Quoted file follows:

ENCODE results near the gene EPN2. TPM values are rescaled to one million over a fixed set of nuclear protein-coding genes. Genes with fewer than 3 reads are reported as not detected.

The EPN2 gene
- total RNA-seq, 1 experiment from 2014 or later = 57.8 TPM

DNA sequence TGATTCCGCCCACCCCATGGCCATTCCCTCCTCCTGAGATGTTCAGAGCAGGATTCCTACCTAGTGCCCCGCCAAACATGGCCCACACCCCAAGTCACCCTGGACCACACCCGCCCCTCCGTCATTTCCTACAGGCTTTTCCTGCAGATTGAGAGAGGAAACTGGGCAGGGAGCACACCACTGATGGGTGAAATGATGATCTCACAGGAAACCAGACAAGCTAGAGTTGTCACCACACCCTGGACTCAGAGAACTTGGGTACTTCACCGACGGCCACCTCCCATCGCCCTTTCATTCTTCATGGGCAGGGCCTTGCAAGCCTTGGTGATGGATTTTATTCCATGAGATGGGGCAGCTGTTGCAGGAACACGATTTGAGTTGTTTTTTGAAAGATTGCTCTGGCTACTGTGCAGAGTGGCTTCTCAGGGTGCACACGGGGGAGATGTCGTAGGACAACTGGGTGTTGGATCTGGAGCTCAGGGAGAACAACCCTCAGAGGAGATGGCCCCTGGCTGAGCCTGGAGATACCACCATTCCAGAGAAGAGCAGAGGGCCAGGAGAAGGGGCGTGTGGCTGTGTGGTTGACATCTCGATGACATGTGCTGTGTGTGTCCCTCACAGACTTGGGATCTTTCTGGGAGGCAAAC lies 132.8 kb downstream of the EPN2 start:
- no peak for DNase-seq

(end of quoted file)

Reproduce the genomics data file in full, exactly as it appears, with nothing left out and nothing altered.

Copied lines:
ENCODE results near the gene EPN2. TPM values are rescaled to one million over a fixed set of nuclear protein-coding genes. Genes with fewer than 3 reads are reported as not detected.

The EPN2 gene
- total RNA-seq, 1 experiment from 2014 or later = 57.8 TPM

DNA sequence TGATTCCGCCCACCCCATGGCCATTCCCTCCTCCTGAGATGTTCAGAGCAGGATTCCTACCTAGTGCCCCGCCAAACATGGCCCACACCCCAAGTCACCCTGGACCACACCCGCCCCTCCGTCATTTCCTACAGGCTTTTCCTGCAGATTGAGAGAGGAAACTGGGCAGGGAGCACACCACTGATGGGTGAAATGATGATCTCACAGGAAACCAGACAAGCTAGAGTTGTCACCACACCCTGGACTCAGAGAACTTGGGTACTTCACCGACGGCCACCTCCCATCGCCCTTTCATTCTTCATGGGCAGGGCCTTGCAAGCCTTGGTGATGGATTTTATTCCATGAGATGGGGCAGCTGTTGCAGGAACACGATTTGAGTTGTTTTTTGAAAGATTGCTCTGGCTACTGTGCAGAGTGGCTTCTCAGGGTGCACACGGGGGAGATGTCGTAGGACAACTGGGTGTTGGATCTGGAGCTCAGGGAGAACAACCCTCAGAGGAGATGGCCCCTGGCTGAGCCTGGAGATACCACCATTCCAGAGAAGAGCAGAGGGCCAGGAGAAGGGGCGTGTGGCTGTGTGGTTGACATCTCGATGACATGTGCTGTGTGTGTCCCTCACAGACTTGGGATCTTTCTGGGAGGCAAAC lies 132.8 kb downstream of the EPN2 start:
- no peak for DNase-seq